Last modified on 13 April 2014, at 07:04


It is the heart that carries one to heaven.
All great and extraordinary actions come from the heart. ~ Sydney Smith

The Heart has long been used as a symbol to refer to the spiritual, emotional, moral, and in the past also intellectual core of a human being. As the heart was once widely believed to be the seat of the human mind, the word heart continues to be used poetically to refer to the soul, and stylized depictions of hearts are extremely prevalent symbols representing love.


  • It is the heart that carries one to heaven.
    • Anonymous proverb, as quoted in "The Mind of the African Negro as reflected in his Proverbs" in The Journal of Negro History, Volume 1 (1916), edited by Carter Godwin Woodson
  • My favoured temple is an humble heart.
  • For out of the heart proceed evil thoughts, murders, adulteries, fornications, thefts, false witness, blasphemies.
  • The heart is deceitful above all things, and desperately wicked: who can know it?
  • His heart was one of those which most enamour us,
    Wax to receive, and marble to retain.
  • "All the same," said the Scarecrow, "I shall ask for brains instead of a heart; for a fool would not know what to do with a heart if he had one."
  • "I shall take the heart," returned the Tin Woodman; "for brains do not make one happy, and happiness is the best thing in the world."
  • Some hearts are hidden, some have not a heart.
  • All these things shall love do unto you
    that you may know the secrets of your heart,
    and in that knowledge become a fragment of Life's heart.

    But if in your fear you would seek only
    love's peace and love's pleasure,
    Then it is better for you that you cover your nakedness and pass out of love's threshing floor,
    Into the seasonless world where you
    shall laugh, but not all of your laughter,
    and weep, but not all of your tears.
  • Great literature, past or present, is the expression of great knowledge of the human heart; great art is the expression of a solution of the conflict between the demands of the world without and that within.
  • Liberty lies in the hearts of men and women; when it dies there, no constitution, no law, no court can save it.
    • Learned Hand, in "The Spirit of Liberty" - a speech at "I Am an American Day" ceremony, Central Park, New York City (21 May 1944).
  • Tell General Howard I know his heart. What he told me before, I have it in my heart. I am tired of fighting. Our Chiefs are killed; Looking Glass is dead, Ta Hool Hool Shute is dead. The old men are all dead. It is the young men who say yes or no. He who led on the young men is dead. It is cold, and we have no blankets; the little children are freezing to death. My people, some of them, have run away to the hills, and have no blankets, no food. No one knows where they are - perhaps freezing to death. I want to have time to look for my children, and see how many of them I can find. Maybe I shall find them among the dead. Hear me, my Chiefs! I am tired; my heart is sick and sad. From where the Sun now stands, I will fight no more forever.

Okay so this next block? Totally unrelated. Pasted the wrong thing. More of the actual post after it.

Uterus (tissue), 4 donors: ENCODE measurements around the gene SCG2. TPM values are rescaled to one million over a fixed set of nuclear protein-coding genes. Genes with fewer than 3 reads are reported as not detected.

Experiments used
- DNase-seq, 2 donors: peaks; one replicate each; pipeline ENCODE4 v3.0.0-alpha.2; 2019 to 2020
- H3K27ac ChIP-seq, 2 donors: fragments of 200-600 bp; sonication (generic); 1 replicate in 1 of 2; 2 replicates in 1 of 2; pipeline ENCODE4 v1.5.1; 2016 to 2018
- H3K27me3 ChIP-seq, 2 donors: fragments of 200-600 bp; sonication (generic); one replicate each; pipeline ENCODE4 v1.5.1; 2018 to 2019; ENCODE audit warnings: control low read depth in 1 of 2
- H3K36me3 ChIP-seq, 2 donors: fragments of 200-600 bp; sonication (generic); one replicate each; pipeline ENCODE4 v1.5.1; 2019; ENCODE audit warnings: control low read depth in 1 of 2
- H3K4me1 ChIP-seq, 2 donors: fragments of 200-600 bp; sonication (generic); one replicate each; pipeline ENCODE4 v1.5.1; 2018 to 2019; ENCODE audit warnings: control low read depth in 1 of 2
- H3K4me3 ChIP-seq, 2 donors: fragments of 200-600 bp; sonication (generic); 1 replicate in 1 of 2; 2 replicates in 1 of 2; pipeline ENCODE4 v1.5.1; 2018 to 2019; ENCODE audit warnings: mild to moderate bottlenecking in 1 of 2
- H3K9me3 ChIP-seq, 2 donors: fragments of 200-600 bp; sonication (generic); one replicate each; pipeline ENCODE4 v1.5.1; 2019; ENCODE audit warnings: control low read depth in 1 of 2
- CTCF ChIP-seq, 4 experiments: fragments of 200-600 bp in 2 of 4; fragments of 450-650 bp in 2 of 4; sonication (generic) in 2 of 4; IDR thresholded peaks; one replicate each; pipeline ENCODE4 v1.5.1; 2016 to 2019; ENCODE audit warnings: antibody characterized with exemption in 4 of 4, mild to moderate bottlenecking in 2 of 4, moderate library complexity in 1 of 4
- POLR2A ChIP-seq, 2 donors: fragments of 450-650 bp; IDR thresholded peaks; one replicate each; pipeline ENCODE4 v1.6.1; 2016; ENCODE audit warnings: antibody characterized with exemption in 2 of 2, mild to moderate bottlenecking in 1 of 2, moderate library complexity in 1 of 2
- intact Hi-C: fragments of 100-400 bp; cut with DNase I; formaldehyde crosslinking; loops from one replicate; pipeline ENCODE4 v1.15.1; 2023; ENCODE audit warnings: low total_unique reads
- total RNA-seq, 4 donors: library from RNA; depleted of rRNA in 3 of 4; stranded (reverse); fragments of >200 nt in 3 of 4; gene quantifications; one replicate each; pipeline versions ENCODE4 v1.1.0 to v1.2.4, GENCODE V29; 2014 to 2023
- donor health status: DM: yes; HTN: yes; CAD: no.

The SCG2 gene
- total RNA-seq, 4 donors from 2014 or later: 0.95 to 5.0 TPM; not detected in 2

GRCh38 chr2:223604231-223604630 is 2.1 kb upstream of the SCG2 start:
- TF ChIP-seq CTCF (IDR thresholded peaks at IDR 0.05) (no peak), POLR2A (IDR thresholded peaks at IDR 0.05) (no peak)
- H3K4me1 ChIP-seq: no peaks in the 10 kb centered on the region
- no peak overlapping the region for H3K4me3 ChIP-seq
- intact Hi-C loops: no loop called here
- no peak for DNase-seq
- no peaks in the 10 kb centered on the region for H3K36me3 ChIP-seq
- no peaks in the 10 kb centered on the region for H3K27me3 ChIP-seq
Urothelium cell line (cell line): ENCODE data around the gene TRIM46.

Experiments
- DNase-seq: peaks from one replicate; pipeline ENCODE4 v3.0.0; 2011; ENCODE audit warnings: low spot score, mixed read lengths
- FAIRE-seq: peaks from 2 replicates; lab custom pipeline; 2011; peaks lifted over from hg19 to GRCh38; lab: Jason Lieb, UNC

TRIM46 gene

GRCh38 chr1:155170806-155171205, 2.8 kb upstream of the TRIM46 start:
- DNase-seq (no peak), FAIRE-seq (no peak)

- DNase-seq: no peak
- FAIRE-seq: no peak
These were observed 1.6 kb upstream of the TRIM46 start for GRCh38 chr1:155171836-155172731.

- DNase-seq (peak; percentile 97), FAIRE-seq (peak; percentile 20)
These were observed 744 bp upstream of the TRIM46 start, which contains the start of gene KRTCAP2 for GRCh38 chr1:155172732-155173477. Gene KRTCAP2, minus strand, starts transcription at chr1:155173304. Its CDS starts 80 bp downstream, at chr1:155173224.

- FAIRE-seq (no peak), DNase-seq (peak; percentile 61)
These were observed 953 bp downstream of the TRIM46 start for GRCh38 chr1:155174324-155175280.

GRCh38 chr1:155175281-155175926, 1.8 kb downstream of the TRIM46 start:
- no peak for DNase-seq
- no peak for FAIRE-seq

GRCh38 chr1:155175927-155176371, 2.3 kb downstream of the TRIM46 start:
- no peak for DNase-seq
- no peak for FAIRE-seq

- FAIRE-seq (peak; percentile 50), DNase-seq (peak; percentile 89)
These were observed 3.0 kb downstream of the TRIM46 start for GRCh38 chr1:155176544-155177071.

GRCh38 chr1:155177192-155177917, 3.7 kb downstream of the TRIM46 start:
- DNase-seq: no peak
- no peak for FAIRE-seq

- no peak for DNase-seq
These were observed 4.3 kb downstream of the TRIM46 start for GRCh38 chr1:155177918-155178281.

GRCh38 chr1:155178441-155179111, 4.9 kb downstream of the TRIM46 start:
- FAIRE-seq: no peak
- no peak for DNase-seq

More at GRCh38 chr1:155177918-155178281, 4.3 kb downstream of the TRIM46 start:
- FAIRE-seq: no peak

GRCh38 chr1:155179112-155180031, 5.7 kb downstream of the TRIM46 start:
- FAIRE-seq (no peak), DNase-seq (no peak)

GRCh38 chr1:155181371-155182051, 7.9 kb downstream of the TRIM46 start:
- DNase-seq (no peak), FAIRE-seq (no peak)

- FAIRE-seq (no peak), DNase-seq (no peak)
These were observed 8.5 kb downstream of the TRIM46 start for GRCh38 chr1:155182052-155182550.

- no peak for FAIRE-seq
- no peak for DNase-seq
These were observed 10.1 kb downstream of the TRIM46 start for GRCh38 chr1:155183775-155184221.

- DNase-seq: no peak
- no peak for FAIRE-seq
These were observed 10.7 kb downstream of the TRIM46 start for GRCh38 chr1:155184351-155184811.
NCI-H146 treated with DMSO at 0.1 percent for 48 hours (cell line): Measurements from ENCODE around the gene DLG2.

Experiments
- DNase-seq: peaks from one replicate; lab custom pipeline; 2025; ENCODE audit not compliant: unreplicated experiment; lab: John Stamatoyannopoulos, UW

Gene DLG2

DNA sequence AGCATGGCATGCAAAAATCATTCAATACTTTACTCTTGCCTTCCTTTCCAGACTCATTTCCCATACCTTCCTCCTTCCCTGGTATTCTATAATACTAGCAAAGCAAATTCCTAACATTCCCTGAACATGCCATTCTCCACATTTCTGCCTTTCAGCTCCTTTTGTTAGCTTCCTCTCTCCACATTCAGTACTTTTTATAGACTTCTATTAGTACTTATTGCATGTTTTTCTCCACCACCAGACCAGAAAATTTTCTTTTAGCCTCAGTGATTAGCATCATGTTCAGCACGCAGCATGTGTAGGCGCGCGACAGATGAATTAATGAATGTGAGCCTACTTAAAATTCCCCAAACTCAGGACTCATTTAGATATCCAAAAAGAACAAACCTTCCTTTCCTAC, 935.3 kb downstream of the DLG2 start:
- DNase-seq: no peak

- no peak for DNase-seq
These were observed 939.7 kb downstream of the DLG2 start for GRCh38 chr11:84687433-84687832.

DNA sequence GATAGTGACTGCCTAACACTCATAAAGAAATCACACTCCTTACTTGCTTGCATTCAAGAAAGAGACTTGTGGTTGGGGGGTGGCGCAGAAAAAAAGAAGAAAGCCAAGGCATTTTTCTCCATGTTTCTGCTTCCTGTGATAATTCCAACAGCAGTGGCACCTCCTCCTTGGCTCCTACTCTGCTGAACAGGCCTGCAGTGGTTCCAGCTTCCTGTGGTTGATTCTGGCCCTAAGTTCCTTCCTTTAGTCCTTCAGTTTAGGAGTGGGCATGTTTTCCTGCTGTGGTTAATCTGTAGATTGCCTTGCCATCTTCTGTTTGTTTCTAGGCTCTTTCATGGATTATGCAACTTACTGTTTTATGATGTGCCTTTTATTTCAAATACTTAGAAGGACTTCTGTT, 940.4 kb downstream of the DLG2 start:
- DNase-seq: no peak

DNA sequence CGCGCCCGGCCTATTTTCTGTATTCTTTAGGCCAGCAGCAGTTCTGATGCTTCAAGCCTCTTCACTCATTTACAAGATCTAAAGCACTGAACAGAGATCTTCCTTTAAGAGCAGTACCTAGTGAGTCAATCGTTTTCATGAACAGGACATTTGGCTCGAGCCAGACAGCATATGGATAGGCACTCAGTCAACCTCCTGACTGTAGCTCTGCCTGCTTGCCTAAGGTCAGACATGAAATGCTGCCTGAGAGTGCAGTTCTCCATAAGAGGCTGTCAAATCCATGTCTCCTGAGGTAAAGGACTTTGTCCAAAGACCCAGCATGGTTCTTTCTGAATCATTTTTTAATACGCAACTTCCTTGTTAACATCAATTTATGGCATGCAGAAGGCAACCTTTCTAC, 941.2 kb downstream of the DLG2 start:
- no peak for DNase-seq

• Chief Joseph, speech in surrendering to General Nelson Appleton Miles after long evading a pursuit nearly to the border of Canada. (October 5, 1877).
  • For his heart was in his work, and the heart
    Giveth grace unto every Art.
  • Something the heart must have to cherish,
    Must love, and joy, and sorrow learn;
    Something with passion clasp, or perish,
    And in itself to ashes burn.
  • We must never say, even in fun, that we are disheartened, because someone might take us at our word.
  • The thoughts of a man’s heart are like deep waters,
    But the discerning man draws them out.
    • Proverbs 20:5 (New World Translation)
  • Here is my secret. It is very simple: It is only with the heart that one can see rightly; what is essential is invisible to the eye. (Original french: Voici mon secret. Il est très simple: on ne voit bien qu'avec le cœur. L'essentiel est invisible pour les yeux.)
  • Listen to your heart
    when he's calling for you.
    Listen to your heart
    there's nothing else you can do.
    I don't know where you're going
    and I don't know why,
    but listen to your heart
    before you tell him goodbye.
  • The very firstlings of my heart shall be
    The firstlings of my hand.
  • But I will wear my heart upon my sleeve
    For daws to peck at; I am not what I am.
  • All great and extraordinary actions come from the heart. There are seasons in human affairs, when qualities fit enough to conduct the common business of life, are feeble and useless; and when men must trust to emotion, for that safety which reason at such times can never give.
    • Sydney Smith, in Elementary Sketches of Moral Philosophy (1849), Lecture XXVIL: On Habit
  • When people keep repeating
    That you'll never fall in love
    When everybody keeps retreating
    But you can't seem to get enough
    Let my love open the door

    Let my love open the door
    Let my love open the door
    To your heart.
  • Who, for the poor renown of being smart,